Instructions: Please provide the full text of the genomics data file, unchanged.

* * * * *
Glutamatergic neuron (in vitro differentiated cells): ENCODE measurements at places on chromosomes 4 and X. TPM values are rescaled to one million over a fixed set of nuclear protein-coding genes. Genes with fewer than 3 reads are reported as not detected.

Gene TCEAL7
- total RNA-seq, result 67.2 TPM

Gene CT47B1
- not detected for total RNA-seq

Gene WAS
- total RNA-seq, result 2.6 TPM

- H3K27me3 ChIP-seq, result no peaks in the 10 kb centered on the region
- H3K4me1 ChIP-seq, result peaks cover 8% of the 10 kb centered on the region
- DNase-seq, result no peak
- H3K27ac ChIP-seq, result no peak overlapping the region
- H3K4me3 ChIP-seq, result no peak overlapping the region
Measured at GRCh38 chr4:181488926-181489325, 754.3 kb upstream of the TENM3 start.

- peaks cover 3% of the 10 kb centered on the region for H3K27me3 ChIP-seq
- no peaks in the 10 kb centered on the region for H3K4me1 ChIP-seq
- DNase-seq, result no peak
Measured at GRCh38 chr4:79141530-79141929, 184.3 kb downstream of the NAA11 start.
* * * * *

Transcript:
Glutamatergic neuron (in vitro differentiated cells): ENCODE measurements at places on chromosomes 4 and X. TPM values are rescaled to one million over a fixed set of nuclear protein-coding genes. Genes with fewer than 3 reads are reported as not detected.

Gene TCEAL7
- total RNA-seq, result 67.2 TPM

Gene CT47B1
- not detected for total RNA-seq

Gene WAS
- total RNA-seq, result 2.6 TPM

- H3K27me3 ChIP-seq, result no peaks in the 10 kb centered on the region
- H3K4me1 ChIP-seq, result peaks cover 8% of the 10 kb centered on the region
- DNase-seq, result no peak
- H3K27ac ChIP-seq, result no peak overlapping the region
- H3K4me3 ChIP-seq, result no peak overlapping the region
Measured at GRCh38 chr4:181488926-181489325, 754.3 kb upstream of the TENM3 start.

- peaks cover 3% of the 10 kb centered on the region for H3K27me3 ChIP-seq
- no peaks in the 10 kb centered on the region for H3K4me1 ChIP-seq
- DNase-seq, result no peak
Measured at GRCh38 chr4:79141530-79141929, 184.3 kb downstream of the NAA11 start.